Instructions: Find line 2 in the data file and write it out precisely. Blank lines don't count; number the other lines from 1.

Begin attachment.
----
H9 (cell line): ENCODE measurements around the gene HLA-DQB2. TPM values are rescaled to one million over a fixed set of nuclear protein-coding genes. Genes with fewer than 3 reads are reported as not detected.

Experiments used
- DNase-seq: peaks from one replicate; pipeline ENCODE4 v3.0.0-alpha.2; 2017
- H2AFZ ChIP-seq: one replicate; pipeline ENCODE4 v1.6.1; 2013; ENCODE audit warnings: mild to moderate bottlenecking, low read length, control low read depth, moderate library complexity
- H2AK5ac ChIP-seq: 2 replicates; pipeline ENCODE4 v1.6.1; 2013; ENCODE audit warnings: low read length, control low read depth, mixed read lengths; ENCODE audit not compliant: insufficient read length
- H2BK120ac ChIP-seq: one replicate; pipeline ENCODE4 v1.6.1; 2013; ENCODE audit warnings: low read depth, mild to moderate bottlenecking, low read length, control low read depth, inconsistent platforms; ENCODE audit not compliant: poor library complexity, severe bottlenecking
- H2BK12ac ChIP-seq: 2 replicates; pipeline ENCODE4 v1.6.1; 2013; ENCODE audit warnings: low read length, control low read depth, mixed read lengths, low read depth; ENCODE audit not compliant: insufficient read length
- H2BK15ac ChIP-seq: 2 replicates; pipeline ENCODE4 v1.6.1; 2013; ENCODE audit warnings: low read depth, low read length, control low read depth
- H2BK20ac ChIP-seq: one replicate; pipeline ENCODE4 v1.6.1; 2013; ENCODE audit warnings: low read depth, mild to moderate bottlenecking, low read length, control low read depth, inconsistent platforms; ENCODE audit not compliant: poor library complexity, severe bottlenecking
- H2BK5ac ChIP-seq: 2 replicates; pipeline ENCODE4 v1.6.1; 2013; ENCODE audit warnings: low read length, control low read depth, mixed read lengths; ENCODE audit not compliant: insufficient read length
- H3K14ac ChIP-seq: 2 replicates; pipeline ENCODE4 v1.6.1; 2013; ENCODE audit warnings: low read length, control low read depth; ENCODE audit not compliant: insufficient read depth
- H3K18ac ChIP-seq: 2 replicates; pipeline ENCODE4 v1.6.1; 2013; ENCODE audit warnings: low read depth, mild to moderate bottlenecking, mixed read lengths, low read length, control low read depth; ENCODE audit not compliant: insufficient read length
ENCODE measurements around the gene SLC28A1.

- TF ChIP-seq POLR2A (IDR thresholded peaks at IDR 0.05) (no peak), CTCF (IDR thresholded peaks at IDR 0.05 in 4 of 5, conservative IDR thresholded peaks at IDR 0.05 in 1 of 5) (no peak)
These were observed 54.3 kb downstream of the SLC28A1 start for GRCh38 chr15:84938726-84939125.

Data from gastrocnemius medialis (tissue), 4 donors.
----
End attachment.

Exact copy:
Experiments used